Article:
"It's like a hotel, with doors on the left and
The idea that Osama and his followers had entombed themselves
in an unassailable fortress under a mountain immediately
embedded itself into the imagination of the American press.
The Associated Press put The Independent story on its
services, which went to hundreds of major newspapers and
broadcasting stations. ABC News re-headlined the story
"Bin Laden Hide-out Resembles Hotel: Witness,"
depicting "The cave complex ... filled with bin Laden's
fanatical followers." Yahoo noted in its Internet
service "Bin Laden has reputedly built a fortress
1,150 feet (350 meters) beneath the mountains, equipped
with water, electricity and ventilation and guarded by
hundreds or thousands of fighters ready to die for their
leader." CBS, expanding the story, reported that
an Afghan "commander thinks bin Laden is in a cave
fortress known as Tora Bora. The massive hideout was built
by the U.S. to house forces fighting the Soviet Army in
the 1980s. The complex - nicknamed "bin Laden's ant
farm," is burrowed deep into Gree Khil peak -- soaring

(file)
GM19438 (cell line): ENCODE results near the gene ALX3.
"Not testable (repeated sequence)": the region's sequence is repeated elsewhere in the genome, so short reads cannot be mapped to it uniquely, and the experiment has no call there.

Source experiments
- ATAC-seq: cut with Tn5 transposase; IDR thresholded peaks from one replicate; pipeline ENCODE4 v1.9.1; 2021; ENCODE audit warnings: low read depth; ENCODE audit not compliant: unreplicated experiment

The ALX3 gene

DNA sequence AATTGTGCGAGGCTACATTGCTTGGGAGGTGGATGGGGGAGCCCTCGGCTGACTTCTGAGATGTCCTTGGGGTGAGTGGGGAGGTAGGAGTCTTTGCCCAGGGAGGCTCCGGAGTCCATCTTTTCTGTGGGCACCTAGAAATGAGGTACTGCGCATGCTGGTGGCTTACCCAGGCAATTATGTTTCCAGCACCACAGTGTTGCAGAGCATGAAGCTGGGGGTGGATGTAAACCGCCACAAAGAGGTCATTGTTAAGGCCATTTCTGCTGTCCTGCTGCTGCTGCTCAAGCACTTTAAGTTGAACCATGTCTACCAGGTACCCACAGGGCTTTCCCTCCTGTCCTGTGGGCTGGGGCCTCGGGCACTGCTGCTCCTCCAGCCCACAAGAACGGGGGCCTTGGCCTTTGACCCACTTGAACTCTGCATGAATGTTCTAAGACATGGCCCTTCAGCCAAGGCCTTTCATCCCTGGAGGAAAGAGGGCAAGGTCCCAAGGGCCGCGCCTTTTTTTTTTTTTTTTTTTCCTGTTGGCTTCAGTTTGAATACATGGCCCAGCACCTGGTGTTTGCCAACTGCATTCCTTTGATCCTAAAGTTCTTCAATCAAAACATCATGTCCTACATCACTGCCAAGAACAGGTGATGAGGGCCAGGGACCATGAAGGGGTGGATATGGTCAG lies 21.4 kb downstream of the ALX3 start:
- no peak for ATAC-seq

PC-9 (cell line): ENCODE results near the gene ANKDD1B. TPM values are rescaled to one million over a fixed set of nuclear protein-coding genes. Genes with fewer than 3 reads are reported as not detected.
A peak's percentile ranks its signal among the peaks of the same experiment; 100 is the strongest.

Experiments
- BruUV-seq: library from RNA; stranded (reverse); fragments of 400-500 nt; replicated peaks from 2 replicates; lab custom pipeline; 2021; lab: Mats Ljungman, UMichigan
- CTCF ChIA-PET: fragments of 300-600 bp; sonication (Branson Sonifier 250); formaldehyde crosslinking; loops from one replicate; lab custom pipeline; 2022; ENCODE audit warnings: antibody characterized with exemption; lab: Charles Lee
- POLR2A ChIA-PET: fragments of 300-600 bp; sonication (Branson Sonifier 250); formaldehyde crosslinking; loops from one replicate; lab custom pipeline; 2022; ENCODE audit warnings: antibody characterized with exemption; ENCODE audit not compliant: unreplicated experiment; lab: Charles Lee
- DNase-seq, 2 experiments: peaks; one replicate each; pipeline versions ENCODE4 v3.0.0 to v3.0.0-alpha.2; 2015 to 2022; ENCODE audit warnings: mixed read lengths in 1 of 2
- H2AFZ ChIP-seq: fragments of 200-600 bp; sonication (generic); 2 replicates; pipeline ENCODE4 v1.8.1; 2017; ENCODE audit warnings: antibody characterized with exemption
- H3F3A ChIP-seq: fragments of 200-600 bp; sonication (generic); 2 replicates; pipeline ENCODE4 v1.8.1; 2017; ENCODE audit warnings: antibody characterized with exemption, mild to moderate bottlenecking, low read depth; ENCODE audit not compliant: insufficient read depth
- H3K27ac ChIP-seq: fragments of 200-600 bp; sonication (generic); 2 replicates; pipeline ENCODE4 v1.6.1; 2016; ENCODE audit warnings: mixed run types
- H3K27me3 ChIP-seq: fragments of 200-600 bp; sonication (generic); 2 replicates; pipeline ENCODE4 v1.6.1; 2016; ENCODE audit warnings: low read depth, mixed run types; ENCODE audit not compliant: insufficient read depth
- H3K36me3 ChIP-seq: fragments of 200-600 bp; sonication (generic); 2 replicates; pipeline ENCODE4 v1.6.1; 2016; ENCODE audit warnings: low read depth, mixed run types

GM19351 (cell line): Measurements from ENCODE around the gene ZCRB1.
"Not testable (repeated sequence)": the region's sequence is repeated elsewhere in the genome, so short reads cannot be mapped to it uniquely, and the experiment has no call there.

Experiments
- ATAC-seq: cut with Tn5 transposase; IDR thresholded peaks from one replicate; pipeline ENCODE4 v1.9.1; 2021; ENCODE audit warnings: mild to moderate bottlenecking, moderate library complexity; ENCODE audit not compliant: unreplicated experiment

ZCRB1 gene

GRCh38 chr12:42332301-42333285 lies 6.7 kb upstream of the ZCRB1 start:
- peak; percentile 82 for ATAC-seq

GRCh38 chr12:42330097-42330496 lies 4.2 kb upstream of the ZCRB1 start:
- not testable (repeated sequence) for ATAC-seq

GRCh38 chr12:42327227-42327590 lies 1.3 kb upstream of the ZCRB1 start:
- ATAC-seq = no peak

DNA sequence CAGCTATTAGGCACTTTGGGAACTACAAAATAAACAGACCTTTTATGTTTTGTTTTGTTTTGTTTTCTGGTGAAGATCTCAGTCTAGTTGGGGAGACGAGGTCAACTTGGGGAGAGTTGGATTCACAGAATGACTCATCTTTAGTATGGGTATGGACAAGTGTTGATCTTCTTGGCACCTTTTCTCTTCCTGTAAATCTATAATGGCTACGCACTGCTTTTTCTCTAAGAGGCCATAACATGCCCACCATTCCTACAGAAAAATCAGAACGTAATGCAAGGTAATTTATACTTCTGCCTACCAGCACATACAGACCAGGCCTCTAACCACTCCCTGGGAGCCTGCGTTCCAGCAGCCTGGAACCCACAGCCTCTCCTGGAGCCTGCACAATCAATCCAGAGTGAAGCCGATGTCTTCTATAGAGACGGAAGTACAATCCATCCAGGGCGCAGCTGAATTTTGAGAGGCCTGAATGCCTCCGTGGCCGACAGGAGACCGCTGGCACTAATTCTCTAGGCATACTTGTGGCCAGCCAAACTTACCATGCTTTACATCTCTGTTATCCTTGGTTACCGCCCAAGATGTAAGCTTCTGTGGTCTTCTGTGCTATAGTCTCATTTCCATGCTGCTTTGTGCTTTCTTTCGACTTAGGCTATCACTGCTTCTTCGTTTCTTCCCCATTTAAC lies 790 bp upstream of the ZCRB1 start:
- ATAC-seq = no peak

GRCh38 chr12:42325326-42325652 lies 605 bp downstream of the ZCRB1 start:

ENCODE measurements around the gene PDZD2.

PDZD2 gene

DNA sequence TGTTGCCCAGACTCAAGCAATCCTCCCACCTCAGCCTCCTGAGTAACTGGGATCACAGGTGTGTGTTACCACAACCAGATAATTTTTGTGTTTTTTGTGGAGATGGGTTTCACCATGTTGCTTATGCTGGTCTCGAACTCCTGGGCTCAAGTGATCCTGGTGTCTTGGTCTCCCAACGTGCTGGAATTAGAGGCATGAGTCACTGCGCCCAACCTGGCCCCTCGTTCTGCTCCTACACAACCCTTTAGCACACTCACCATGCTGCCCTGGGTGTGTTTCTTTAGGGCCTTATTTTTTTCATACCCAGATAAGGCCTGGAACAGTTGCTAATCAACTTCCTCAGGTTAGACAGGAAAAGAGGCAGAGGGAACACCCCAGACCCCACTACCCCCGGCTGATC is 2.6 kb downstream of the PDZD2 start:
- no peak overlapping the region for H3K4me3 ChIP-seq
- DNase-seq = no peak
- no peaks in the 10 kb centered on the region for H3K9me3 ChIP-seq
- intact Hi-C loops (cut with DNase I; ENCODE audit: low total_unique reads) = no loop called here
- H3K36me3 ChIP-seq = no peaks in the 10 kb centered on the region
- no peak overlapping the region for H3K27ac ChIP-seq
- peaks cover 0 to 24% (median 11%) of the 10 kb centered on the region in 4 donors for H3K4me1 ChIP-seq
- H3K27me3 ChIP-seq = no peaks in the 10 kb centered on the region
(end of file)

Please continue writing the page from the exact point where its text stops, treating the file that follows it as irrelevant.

13,000 feet above the village of Tora Bora. It is virtually
impregnable -- a latticework of tunnels, storage rooms
for arms and munitions, and accommodations for up to a
thousand fighters. Ventilation shafts bring fresh air
1,200 feet inside the mountain. A nearby river provides
hydroelectric power to the complex... at least 2,000 of
bin Laden's al-Qaida fighters are believed to be hiding
there," In the Los Angeles Times Professor Mark C.
Taylor added to his essay on an ancient troglodyte Hittite
city in Turkey that "This city and others like it
provide the prototype for the underground fortresses where
Bin Laden and his followers are presumed to be hiding;"
The Atlanta Journal-Constitution put the underground city
in context, saying "The bitter and brutal end game
between Osama bin Laden and U.S.-led forces is being played
out in a mountain fortress the CIA helped build... equipped
with ventilation and hydroelectric power." This bunker-fortress,
the story continued, "provides bin Laden with significant
advantages... it is considered invulnerable even to bunker-busting